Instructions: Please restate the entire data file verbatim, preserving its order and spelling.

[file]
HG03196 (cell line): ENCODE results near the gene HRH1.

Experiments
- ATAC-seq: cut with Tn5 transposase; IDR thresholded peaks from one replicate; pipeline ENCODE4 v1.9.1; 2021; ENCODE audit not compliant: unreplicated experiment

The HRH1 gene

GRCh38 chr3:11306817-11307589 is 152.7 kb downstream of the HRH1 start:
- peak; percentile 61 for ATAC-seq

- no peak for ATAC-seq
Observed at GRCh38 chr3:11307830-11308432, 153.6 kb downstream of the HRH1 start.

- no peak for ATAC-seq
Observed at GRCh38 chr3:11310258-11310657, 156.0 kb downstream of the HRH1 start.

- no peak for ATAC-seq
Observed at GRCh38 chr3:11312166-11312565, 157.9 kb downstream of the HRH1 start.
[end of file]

HG03196 (cell line): ENCODE results near the gene HRH1.

Experiments
- ATAC-seq: cut with Tn5 transposase; IDR thresholded peaks from one replicate; pipeline ENCODE4 v1.9.1; 2021; ENCODE audit not compliant: unreplicated experiment

The HRH1 gene

GRCh38 chr3:11306817-11307589 is 152.7 kb downstream of the HRH1 start:
- peak; percentile 61 for ATAC-seq

- no peak for ATAC-seq
Observed at GRCh38 chr3:11307830-11308432, 153.6 kb downstream of the HRH1 start.

- no peak for ATAC-seq
Observed at GRCh38 chr3:11310258-11310657, 156.0 kb downstream of the HRH1 start.

- no peak for ATAC-seq
Observed at GRCh38 chr3:11312166-11312565, 157.9 kb downstream of the HRH1 start.